Monthly Web Development Update 4/2019: Design Ethics And Clarity Over Style

Monthly Web Development Update 4/2019: Design Ethics And Clarity Over Style

Anselm Hannemann

‘Ethics’ and Ethics” is more than a typical article. It’s a detailed essay exploring what the term ‘ethics’ really means, how its meaning changed in recent times, and how diffusion of responsibility makes it hard to address and fix problems in big organizations.

Implementing design ethics, tech ethics, or business ethics as individual responsibilities might seem like a quick and easy solution, however, it’s not a very effective one as they all lack context when they don’t have support from other people who provide the foundation for their work. Only if a company’s business analysts, bookkeepers, investors, PR, marketing and sales people, as well as the CEO themself all contribute to building an ethical product, it will become successful. And because such an undertaking requires so many people to be on board, it’s rarely seen out in the wild.

How much effort and good will it takes to build a company that follows an ethical approach, is illustrated in the book It doesn’t have to be crazy at work by Basecamp’s Jason Fried and David Heinemeier Hansson. It helps us understand why it’s so much easier to build a non-ethical company and why even if a couple of people in a team strive for better ethics, the product or company won’t reflect this individual path yet. To help us do better, Oliver Reichenstein, the author of the article which I mentioned in the beginning, also shares a very interesting approach: designers might want to start to consider philosophy to encourage ethical thinking and advocate for values and ethics in their everyday work.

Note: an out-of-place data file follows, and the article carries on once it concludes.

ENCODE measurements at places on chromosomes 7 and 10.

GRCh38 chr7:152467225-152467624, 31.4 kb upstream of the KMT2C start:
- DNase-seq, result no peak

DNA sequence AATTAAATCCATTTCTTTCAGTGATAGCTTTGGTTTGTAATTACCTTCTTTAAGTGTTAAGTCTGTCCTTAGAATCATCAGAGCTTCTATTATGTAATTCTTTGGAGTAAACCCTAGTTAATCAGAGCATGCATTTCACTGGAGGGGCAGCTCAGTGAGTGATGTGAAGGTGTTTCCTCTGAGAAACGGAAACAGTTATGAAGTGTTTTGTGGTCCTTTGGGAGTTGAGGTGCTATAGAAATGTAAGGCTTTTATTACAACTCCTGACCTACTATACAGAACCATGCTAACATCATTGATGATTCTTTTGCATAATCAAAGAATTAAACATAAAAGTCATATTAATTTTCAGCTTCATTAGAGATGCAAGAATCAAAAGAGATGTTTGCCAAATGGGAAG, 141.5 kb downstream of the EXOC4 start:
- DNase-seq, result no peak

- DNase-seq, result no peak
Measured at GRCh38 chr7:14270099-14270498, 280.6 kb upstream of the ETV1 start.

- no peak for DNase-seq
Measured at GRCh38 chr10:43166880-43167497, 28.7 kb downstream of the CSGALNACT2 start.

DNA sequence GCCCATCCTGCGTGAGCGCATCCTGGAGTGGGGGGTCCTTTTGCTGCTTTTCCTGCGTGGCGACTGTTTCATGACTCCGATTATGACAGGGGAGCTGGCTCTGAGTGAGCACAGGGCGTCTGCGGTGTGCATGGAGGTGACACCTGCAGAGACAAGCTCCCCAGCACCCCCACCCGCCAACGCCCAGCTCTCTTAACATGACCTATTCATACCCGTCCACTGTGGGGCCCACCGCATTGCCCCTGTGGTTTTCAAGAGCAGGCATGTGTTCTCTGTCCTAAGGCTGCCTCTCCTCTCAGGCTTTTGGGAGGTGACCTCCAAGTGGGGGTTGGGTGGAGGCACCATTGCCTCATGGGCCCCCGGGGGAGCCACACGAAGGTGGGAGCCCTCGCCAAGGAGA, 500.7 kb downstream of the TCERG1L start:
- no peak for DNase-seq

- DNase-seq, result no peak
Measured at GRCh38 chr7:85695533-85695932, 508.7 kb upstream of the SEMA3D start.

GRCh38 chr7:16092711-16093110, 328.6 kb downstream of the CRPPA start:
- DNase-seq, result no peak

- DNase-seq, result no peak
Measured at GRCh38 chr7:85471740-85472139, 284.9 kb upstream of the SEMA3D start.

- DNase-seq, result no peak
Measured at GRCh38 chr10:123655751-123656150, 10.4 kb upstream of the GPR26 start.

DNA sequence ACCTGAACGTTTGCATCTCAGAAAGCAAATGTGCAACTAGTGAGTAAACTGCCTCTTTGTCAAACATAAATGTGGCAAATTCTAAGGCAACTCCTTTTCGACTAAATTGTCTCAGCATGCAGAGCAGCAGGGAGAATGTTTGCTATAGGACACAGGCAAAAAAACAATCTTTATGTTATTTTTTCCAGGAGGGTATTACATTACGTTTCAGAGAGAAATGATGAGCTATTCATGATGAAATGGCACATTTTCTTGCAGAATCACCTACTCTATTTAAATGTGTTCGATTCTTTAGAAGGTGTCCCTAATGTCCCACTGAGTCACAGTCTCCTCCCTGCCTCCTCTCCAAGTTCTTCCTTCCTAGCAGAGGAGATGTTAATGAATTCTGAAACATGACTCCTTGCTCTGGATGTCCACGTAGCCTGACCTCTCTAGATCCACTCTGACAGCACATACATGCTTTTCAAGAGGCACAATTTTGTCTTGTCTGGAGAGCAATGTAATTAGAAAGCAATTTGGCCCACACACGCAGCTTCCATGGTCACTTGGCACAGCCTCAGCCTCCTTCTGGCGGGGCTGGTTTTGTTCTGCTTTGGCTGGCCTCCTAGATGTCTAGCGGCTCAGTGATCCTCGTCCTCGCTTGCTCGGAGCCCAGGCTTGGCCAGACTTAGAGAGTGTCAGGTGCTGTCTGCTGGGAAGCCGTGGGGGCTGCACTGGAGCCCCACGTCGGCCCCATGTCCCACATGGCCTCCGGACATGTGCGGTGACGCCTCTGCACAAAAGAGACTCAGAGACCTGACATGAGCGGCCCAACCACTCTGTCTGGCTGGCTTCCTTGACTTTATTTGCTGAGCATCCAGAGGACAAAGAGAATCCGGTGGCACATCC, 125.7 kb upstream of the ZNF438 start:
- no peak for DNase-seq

News

  • We heard the announcement some months ago, and now the first builds are out: Microsoft’s new Chromium-based Edge browser is here. So what does that mean for front-end developers?
  • Safari 12.1 is included in macOS Mojave 10.14.4 and iOS 12.2 and with it, all users get Dark Mode for the Web, Intelligent Tracking Prevention 2.1, Payment Request API improvements, WebRTC improvements, Intersection Observer support, Web Share API, color input, and <datalist> support.
  • Firefox 66 has been released. From now on, autoplaying sounds will be blocked by default, and the Touch Bar on macOS is supported, too.

General

  • Humane by Design is an essential resource about focusing your design decisions on user well-being. It provides ideas and helpful resources about transparency, empowering people, fostering inclusiveness, showing respect, and making thoughtful decisions. A valuable website for any project or product you are in charge of or work on.
  • What does it look like when you try to use a browser just ten years old today? The browser’s start page returns a 404 error, Google works but returns a no-script version — not deliberately but because JavaScript errors out —, YouTube doesn’t work without even showing an error, and creating accounts at any of the big services isn’t a pleasant experience at all. This article is not only enlightening but also reveals a lot of details we can take care of to make our web projects more sustainable and available for more people, regardless of which browser they use.